e) NT was requested to provide assistance to ensure that provinces qualified for the infrastructure incentives for education, health and roads, with an emphasis on provinces which have performed poorly.
He reported that this had been done, that technical assistance had been provided and NT carried out workshops with municipalities, pointing out where they had performed well and where they could improve. NT had noted a significant improvement in the quality of plans coming from those provinces.
f) There should be a greater government focus on local government infrastructure grants to improve performance. particularly around water and sanitation, monitoring and reporting systems, and the planning and rolling out of road infrastructure.
Mr Kenyon noted that this was taken into account in the Budget Review process and the water and sanitation grants had been restructured and merged. He noted that the Committees were particularly concerned about the planning in the Department of Water Affairs and Sanitation. Whilst this was not so apparent in the grant framework, he noted that within this department there was a commitment to bringing together its macro-planning and infrastructure grants management units, to allow for a closer working relationship. In relation to road maintenance, the Municipal Infrastructure Grant funds could be used for refurbishment, and not just for the construction of new roads. This must be planned through the road asset management unit, which is funded through another grant.
Mr Kenyon then also dealt with the comments made by the Committees at the time of the MTBPS and Division of Revenue Amendment Bill. He noted the following points:
- NT had, as requested, reviewed the application of the provincial equitable share in this year.
- There had been a request to correct the National Health Grant framework, which had now been approved and would be gazetted
- Concerns were raised by the Committees around ECD, with the request that NT must engage with Ilifa Labantwana, This had led to new grant being allocated over the MTEF for ECD
- The Committees recommended that NT must strengthen its oversight over provinces. National Treasury agreed and it is working on its mechanisms, particularly the benchmarking of provinces
- The Committee recommended that NT strengthen compliance with conditional grant frameworks, to ensure the funds were not used for any other purpose. NT and the sector Departments which are the transferring officers monitored expenditure on a regular basis. The Auditor-General was asked also to determine if the funding had been spent properly. If funds had not been used for the dedicated purpose, then they were considered unspent, and would need to be returned to the National Revenue Fund.
- Funding shortfalls in compensation of employees in provinces had been noted, and the Committees had requested more detail on how provinces were able to reprioritise within their own budgets. The Budget Review set out a number of measures; such as hiring freezes, greater control of the PERSAL system and consideration of who leads appointments. Declines in goods and services and rental spending had also assisted. Further reductions are expected in compensation budgets. The provinces will look to Treasury and the Department of Public Service and Administration to develop a national strategy around headcount interventions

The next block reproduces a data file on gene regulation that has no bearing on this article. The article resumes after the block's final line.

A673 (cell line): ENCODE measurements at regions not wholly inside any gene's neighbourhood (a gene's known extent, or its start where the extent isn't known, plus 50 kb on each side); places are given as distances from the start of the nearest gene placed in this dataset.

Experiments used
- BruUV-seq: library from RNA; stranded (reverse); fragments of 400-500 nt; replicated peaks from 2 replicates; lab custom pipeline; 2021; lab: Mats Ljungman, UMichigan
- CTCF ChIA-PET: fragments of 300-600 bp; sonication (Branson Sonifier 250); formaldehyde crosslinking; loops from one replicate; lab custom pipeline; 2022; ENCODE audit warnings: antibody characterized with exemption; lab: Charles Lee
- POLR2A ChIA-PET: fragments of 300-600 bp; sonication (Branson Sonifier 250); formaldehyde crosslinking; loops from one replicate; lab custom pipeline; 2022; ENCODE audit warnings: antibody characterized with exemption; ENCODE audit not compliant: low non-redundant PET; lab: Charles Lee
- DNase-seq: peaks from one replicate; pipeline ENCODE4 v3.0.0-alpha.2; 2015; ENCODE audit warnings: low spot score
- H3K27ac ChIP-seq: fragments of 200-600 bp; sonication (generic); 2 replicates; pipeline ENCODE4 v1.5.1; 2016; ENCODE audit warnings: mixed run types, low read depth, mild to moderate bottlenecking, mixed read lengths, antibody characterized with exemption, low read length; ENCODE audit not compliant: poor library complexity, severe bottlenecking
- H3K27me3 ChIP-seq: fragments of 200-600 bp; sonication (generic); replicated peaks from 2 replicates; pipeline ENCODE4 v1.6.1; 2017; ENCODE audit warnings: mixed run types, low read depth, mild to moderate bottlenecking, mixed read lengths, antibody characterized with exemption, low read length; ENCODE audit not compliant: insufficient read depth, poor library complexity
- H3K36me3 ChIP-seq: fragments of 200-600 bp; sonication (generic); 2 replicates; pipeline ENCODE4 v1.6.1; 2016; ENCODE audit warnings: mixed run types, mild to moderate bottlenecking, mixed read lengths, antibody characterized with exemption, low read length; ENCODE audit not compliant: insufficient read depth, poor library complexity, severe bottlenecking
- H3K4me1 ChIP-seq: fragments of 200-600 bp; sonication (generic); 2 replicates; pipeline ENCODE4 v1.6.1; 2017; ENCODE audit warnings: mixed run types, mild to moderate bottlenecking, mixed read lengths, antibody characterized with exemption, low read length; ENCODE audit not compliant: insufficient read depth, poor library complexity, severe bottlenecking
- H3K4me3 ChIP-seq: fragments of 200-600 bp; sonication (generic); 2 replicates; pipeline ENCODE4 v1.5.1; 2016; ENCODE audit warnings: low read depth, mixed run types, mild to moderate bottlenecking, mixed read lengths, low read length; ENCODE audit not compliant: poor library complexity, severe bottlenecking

- There had been a request by the Committees that NT must ensure the alignment of the Municipal Demarcation Transition Grant spending and objectives, and in particular that it should only be used to defray administrative costs related to the demarcations. The Grant’s rules were very strict in this regard. COGTA – which was the transferring department, will monitor closely, along with the provincial departments which are providing direct support.
Government's Response to the Financial and Fiscal Commission Recommendations on the Division of Revenue
Ms Ubugo reminded the Committees that on an annual basis, the FFC is required to make recommendations on the division of revenue. Government’s responses to these recommendations are annexed to the DORB. This year, the recommendations included the following points:
- Government should restructure infrastructure grants and enhance efficiency in infrastructure procurement, to foster infrastructure led growth.
- Government should improve the economic growth effects of municipal capital expenditure, should prioritise grant allocations for growth producing infrastructure, establish an incentive grant or a reserve fund for asset management, and fund technical assistance to allow municipalities to prepare and implement credible Infrastructure Asset Management Plans.
Ms Ubugo said NT agreed with the importance of the links between infrastructure and economic growth. Government is already implementing some of these proposed changes, including the outcome of the Local Government Infrastructure Grant and procurement reforms.
The FFC further recommended that, in order to better manage direct and indirect conditional grants, government should consider conditional grants only as a last measure, should develop clear criteria that will guide the scheduling of conditional grants, and develop an accountability framework from indirect infrastructure grants.